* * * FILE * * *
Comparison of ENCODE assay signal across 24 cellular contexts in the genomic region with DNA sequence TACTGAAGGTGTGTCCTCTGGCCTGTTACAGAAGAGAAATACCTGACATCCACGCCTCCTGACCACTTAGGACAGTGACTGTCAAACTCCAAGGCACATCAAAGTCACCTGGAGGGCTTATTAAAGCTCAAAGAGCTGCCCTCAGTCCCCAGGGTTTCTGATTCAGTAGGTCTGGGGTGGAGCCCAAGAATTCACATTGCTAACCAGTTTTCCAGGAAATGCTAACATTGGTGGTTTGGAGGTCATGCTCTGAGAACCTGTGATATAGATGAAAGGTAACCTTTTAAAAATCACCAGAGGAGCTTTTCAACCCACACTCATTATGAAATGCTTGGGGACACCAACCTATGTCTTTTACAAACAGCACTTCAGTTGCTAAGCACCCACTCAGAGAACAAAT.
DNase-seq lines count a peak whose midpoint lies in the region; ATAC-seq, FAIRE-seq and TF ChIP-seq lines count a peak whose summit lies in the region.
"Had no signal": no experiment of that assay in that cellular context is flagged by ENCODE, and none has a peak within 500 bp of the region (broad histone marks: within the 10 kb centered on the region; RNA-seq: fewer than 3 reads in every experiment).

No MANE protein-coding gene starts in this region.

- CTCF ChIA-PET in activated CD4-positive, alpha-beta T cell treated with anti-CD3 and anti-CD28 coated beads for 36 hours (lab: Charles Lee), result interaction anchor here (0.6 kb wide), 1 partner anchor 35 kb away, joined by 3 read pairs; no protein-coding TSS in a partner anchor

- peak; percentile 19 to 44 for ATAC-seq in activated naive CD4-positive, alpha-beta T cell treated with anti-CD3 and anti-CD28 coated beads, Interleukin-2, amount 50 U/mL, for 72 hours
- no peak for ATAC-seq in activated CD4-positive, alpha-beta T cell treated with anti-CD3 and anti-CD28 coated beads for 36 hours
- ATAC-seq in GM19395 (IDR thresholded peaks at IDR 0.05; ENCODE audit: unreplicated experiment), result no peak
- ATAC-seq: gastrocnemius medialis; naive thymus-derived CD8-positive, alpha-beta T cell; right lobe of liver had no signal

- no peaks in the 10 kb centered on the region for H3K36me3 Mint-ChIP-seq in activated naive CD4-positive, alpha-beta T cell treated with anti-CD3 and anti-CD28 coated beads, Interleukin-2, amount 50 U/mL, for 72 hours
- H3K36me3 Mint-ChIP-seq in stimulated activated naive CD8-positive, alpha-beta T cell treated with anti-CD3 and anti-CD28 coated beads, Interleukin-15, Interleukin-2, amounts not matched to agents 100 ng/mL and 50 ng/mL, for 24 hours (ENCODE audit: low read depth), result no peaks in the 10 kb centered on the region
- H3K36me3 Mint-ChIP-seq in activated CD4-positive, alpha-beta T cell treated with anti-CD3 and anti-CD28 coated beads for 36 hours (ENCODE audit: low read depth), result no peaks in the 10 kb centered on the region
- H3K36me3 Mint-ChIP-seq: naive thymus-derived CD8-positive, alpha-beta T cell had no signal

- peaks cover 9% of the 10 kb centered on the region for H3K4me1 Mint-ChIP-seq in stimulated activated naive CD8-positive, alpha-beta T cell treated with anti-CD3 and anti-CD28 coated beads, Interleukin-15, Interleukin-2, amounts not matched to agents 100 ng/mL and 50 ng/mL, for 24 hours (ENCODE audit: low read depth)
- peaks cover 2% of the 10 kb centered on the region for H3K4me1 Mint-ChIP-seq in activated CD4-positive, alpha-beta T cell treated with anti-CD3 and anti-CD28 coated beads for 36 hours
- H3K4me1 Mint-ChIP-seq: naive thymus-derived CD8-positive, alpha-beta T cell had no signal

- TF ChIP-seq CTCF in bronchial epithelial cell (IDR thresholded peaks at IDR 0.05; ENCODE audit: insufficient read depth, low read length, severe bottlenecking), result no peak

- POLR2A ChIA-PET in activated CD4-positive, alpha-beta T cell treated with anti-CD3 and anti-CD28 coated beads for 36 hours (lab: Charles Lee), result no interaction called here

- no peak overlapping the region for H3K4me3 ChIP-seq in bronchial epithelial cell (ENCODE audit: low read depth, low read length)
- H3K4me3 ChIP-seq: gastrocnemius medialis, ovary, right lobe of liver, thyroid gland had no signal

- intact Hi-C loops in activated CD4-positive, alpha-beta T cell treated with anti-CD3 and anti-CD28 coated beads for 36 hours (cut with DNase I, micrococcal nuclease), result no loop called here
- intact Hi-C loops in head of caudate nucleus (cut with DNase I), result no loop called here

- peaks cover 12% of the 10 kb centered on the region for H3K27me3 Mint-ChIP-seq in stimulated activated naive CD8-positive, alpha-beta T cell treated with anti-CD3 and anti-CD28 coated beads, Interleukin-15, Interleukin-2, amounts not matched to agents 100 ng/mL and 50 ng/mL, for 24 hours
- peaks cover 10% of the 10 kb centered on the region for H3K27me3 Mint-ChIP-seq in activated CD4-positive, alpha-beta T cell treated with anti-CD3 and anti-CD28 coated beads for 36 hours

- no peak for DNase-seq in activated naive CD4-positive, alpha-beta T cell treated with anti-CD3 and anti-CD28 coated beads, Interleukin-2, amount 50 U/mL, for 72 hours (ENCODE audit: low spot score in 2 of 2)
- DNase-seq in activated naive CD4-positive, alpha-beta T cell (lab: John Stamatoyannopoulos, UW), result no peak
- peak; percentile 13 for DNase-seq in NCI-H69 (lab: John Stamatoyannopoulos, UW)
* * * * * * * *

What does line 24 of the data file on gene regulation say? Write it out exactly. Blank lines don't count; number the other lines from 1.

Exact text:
- peaks cover 10% of the 10 kb centered on the region for H3K27me3 Mint-ChIP-seq in activated CD4-positive, alpha-beta T cell treated with anti-CD3 and anti-CD28 coated beads for 36 hours